Well, I don't know about the sex part, but religion I think should be completely separated (from journalism). I have no grievance against people who believe in God, go to places of worship and waste a lot of time in prayer.It's their business, if they get something out of it, they are welcome. But institutionalised religion is a breeding ground for prejudice and hatred without exception and therefore I have very little use for it and I criticise insitutionalising religion and fatwas and hukumnamas and things like that.I think they should be banned if the government has the courage to say: mind your own business and don't stick your nose into things that don't concern you strictly.That is possible in the kind of society we have in India.

You must certainly at some point have felt guilty that you are a rich man in a poor country and that more needs to be done to stress how the rich have a responsibility to the poor. What do you think is the role of a citizen like you?

Well, I go out of the way to play up people who give. Take the example of Nanak Kohli. He is a very rich man. When he talked to me, I said, Give. And it paid dividends: he is a very happy man. He has started hundreds of baalwaris and provides girls with computer education and he has altogether blossomed. Apart from his fleet of fancy cars, he is giving away a great deal; and he is a very happy man because he is giving away. And other people too who have done any good, like Bhagat Puran Singh of Amritsar who single-handedly founded a huge organisation to look after the sick and the needy. He was a crackpot like many of them are but I admired him. similarly, Mother Teresa. I put money her way, I put money Puran Singh's way. Whatever little we could do in our charitable trust, we did. We built a hospice, we are building another one now. It could be much more but I want to live in creature comfort, I want my Black Label or Blue Label scotch. I don't indulge in any other things but I like to have a few servants around. I don't squander money on anything else.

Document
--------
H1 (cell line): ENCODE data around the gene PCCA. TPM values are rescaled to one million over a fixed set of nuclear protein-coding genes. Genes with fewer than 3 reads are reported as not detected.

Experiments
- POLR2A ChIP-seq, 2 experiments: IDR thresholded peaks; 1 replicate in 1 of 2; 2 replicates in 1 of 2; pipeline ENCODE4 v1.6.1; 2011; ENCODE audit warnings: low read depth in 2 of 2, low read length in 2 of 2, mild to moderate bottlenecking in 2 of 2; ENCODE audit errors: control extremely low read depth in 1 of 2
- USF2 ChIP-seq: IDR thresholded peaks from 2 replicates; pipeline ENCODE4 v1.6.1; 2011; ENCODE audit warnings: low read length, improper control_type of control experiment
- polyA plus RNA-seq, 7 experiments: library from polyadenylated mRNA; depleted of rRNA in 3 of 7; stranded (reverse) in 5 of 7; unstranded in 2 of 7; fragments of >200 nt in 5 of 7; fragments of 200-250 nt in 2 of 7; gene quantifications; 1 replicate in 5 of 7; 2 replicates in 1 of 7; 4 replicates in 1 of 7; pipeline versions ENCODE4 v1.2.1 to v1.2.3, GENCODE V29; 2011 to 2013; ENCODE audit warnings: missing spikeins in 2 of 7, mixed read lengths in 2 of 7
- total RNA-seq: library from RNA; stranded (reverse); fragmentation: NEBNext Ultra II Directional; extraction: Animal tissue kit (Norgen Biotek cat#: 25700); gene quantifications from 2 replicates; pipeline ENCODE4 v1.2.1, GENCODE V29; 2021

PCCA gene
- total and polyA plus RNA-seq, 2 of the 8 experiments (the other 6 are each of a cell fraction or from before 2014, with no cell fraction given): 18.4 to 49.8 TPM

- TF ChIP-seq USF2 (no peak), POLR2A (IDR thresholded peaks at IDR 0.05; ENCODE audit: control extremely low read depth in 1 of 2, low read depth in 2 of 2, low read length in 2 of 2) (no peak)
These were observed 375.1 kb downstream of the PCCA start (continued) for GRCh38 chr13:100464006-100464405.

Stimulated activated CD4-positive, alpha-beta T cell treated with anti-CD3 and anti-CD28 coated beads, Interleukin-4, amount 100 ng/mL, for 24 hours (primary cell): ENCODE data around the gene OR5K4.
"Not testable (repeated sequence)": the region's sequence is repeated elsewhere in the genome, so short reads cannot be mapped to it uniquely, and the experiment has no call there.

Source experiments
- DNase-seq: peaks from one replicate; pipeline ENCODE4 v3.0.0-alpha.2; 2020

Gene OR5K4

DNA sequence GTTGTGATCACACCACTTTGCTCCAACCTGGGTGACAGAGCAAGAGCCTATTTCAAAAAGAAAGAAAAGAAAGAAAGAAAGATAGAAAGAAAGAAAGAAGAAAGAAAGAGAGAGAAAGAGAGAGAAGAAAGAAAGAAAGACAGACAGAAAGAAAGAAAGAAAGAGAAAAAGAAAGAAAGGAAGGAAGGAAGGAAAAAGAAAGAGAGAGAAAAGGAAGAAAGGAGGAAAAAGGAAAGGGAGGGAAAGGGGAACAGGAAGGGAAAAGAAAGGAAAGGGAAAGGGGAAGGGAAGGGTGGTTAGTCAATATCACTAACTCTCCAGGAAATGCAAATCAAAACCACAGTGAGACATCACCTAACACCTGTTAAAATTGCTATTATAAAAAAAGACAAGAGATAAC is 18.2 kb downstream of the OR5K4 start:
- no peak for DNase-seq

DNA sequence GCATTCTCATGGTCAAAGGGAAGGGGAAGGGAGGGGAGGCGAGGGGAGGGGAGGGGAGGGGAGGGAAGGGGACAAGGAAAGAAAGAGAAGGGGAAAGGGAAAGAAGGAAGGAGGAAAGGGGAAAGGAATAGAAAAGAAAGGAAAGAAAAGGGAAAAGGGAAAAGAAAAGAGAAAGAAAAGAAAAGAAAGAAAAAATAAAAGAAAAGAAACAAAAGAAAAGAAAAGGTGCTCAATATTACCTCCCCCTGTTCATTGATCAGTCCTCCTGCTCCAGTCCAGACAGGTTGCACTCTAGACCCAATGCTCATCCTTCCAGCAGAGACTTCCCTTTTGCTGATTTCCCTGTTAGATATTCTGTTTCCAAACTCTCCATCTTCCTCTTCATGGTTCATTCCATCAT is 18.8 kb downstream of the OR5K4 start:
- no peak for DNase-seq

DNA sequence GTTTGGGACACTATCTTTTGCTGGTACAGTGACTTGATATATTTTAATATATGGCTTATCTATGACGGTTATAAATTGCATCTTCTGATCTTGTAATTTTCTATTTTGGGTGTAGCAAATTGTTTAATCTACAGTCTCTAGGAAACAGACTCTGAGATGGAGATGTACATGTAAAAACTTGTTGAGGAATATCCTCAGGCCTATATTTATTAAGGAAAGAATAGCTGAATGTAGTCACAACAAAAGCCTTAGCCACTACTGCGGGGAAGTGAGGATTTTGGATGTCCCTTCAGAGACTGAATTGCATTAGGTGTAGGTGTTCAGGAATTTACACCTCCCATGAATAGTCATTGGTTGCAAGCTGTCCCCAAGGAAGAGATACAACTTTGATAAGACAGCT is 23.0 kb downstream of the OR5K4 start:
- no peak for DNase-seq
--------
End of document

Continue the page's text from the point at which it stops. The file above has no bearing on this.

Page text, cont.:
Do you think Chidambaram and Manmohan are going on the right lines?

I don't know Chidambaram's line. I understand nothing about finance. But so far, with Manmohan coming on to two years, he hasn't made a single statement that you can really object to. He doesn't shoot his mouth. he is measured in his words. And so I must say for Sonia Gandhi. Knowing exactly where the seat of power is, they have an amicable division of what one will do, what the other will do. Neither of them has shot their mouths off like the BJP leaders do--different things at different places. I mean, if they can't find anything to say, they make the most outrageous statements which they have to swallow later on.

But you were sceptical when they came to power about how long Manmohan would last as Prime Minister?

Well, I am very happy. I thought one day he'll throw up his hands and say I can't do it anymore but he has shown enormous resilience. It's been a pleasant surprise because I was dreading he would say I can't do this anymore. He is still, I think, in some ways inflexible, especially when it comes to direct confrontation. But so far, the combination has worked very well. I don't think she has transgressed on his rights as a Prime Minister. they have quite clear division of responsibilities--that she looks after political affairs like the appointment of chief ministers, ministers to go into the legislatures and he sticks clearly to the path of economic revival.

But is that possible--to separate a PM from politics?? Doesn't it mean he will be stuck with ministers who stand in his way rather than help him?